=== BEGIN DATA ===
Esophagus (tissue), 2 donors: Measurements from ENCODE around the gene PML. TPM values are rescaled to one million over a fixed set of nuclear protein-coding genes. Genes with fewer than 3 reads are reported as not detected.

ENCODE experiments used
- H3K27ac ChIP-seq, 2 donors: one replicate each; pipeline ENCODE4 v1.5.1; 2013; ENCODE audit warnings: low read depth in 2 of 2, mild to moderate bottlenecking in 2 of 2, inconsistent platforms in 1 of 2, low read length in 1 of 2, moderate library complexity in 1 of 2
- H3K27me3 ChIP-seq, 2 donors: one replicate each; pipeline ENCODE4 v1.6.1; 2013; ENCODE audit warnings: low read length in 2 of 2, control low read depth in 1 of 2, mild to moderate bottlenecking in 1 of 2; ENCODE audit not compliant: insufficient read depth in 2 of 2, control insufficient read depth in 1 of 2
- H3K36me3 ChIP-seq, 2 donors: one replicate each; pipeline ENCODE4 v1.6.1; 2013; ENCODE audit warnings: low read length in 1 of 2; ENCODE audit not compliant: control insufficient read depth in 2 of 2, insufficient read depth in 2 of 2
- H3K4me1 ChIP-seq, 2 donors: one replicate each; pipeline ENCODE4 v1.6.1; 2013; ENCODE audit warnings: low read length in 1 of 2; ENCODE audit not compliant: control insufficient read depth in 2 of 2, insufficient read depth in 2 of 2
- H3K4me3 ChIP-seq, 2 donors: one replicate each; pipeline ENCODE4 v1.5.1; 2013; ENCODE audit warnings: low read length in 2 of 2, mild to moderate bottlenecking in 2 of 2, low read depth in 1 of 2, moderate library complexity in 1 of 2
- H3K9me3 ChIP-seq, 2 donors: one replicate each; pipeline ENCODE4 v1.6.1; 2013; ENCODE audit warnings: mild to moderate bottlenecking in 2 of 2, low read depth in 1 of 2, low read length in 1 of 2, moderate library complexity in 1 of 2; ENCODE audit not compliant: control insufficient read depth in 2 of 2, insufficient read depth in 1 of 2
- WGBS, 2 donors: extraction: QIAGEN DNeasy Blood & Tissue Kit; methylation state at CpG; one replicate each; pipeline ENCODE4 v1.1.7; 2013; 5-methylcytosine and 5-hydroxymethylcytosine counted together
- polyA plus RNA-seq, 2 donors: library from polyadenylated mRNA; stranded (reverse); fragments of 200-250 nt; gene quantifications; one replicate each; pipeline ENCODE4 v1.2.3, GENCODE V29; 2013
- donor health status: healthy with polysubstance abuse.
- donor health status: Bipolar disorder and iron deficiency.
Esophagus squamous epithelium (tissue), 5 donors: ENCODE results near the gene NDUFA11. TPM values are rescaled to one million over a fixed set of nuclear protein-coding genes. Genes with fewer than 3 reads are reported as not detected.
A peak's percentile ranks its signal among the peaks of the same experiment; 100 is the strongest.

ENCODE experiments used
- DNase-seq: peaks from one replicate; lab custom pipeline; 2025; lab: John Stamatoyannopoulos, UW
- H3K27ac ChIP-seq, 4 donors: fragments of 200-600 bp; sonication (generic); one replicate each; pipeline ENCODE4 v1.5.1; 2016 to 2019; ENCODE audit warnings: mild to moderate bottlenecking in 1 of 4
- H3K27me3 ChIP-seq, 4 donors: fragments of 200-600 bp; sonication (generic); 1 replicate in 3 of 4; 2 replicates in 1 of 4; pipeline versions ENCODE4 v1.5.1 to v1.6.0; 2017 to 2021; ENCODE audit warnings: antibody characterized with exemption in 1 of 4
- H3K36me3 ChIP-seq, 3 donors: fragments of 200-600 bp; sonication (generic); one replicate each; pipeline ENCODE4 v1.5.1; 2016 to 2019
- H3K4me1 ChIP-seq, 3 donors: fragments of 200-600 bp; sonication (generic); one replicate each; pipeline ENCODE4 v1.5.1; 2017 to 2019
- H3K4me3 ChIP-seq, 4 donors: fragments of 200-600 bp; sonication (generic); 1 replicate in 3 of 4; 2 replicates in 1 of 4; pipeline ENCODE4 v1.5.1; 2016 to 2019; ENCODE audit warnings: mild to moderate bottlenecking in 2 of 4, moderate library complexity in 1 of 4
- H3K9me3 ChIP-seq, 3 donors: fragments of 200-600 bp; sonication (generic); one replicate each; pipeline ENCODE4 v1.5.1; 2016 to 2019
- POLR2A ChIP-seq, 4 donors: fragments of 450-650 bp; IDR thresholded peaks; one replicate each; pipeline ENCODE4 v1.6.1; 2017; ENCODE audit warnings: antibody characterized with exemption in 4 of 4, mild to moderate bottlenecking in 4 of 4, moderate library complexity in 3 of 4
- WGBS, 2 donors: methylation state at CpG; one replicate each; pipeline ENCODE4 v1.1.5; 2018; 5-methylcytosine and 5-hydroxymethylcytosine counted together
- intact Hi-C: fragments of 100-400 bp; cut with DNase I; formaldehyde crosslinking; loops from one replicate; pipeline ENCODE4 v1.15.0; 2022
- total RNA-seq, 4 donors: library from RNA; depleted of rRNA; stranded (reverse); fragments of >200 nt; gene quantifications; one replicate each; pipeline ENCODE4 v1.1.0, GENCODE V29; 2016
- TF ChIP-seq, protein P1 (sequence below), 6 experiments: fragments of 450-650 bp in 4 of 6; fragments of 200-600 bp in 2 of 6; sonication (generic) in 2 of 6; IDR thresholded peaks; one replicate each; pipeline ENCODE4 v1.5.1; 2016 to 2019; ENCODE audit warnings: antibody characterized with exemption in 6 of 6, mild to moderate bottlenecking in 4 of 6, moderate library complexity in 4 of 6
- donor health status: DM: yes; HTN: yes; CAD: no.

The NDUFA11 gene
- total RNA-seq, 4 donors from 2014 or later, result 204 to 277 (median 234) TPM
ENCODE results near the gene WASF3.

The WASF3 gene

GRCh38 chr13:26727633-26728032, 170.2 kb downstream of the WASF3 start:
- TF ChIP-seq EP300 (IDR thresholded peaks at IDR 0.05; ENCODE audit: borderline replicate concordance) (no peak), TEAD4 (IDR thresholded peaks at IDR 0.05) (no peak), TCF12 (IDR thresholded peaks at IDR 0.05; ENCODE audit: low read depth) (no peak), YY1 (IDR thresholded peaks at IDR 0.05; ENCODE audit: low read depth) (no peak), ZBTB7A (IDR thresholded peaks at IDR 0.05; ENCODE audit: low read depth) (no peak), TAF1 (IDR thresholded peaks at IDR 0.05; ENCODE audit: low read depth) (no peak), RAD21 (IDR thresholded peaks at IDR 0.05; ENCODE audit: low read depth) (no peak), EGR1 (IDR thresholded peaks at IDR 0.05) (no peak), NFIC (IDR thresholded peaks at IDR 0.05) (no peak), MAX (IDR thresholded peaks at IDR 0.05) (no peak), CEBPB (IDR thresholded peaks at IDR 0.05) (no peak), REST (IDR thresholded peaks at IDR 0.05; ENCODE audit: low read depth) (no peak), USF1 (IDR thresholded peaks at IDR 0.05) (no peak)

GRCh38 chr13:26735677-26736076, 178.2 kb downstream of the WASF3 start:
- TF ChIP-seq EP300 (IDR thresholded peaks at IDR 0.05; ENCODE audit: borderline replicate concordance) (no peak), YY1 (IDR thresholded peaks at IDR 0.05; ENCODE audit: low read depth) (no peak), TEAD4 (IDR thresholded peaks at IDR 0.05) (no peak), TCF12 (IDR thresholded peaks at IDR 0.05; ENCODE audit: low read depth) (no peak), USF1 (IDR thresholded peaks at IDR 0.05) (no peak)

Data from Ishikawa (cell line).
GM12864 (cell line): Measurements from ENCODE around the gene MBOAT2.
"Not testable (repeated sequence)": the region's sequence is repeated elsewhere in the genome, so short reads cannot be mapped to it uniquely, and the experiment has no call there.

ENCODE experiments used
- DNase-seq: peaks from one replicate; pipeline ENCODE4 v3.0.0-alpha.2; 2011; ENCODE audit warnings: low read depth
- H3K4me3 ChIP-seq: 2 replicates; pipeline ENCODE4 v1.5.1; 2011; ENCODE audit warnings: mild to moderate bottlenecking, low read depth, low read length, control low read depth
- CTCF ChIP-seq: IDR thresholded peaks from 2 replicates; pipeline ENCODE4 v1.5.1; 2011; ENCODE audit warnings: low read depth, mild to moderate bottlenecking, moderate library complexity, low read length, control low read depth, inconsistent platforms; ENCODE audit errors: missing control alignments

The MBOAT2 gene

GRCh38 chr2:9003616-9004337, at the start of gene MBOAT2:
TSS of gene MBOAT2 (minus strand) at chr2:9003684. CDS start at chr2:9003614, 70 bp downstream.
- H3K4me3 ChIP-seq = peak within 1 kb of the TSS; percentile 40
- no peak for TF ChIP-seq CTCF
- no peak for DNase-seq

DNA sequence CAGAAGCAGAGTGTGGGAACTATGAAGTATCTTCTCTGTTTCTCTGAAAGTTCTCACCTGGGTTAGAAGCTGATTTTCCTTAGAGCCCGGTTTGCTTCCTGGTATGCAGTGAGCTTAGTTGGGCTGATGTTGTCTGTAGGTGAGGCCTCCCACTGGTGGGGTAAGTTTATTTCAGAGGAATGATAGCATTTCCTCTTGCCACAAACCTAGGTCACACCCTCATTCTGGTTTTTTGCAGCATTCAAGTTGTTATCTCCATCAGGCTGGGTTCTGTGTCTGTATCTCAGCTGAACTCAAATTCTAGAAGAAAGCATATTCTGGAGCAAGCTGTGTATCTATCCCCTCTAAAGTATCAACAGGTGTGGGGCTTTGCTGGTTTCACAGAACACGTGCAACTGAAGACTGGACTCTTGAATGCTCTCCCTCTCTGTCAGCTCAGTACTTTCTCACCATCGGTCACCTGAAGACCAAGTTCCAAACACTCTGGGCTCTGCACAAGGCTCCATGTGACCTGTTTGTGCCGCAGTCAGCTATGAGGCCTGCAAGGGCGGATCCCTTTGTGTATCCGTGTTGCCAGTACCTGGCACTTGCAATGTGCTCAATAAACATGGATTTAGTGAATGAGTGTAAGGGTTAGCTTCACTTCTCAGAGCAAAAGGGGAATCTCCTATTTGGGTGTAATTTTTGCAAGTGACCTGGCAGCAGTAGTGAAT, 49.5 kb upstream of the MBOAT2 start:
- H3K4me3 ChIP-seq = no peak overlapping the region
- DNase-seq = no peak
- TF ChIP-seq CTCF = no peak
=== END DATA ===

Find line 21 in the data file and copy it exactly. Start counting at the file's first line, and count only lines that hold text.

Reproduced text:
- H3K4me3 ChIP-seq, 4 donors: fragments of 200-600 bp; sonication (generic); 1 replicate in 3 of 4; 2 replicates in 1 of 4; pipeline ENCODE4 v1.5.1; 2016 to 2019; ENCODE audit warnings: mild to moderate bottlenecking in 2 of 4, moderate library complexity in 1 of 4